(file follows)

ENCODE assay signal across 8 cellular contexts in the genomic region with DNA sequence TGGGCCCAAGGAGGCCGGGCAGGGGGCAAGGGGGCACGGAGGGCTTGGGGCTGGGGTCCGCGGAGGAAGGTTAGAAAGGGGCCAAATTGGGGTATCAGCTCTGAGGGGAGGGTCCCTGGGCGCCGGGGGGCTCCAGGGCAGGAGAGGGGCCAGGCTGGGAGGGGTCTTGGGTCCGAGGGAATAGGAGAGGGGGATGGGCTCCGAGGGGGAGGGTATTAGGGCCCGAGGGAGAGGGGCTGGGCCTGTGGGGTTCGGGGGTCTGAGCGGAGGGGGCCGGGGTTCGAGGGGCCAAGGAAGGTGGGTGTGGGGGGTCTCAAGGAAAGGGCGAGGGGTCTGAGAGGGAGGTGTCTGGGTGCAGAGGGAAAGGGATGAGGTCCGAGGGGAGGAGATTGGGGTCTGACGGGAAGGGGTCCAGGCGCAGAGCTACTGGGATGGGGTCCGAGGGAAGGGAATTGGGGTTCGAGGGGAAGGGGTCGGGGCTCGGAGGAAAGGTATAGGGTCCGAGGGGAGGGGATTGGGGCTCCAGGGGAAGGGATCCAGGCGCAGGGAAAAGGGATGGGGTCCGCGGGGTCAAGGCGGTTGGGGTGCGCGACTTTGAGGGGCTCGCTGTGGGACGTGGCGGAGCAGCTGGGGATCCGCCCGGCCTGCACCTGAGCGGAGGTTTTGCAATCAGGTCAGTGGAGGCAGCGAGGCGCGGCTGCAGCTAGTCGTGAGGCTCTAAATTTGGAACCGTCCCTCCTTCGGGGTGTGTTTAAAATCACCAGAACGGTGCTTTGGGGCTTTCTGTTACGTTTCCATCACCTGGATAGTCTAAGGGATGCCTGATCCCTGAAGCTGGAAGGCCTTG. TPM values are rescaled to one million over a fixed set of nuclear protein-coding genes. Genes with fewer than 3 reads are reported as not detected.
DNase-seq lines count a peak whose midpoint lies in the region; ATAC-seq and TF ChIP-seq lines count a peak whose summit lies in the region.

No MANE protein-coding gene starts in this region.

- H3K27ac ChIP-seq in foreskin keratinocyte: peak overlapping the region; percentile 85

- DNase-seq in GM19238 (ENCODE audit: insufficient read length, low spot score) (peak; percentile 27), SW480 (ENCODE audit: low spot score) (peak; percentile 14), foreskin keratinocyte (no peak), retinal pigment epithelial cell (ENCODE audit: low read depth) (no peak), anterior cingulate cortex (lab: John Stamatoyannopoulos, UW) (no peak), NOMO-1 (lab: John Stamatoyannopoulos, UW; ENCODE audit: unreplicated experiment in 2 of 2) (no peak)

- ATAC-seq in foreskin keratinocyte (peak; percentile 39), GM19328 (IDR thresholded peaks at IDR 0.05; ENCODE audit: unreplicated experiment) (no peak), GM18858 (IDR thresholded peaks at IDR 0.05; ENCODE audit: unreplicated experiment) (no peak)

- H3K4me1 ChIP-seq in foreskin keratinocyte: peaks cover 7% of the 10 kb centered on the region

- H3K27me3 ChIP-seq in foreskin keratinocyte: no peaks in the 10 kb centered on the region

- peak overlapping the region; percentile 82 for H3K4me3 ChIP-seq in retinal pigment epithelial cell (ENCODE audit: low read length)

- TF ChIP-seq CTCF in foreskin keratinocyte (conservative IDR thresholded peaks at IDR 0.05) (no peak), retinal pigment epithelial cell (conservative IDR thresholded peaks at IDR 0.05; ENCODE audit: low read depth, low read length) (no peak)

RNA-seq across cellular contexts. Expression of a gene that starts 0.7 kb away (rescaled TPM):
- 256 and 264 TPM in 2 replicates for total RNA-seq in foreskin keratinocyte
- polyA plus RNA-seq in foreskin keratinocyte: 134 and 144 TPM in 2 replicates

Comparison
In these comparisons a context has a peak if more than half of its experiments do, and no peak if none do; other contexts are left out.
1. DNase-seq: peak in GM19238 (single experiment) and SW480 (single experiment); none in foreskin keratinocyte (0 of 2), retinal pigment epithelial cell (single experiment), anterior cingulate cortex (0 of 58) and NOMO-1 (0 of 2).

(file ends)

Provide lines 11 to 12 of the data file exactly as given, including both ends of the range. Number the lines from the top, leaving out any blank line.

RNA-seq across cellular contexts. Expression of a gene that starts 0.7 kb away (rescaled TPM):
- 256 and 264 TPM in 2 replicates for total RNA-seq in foreskin keratinocyte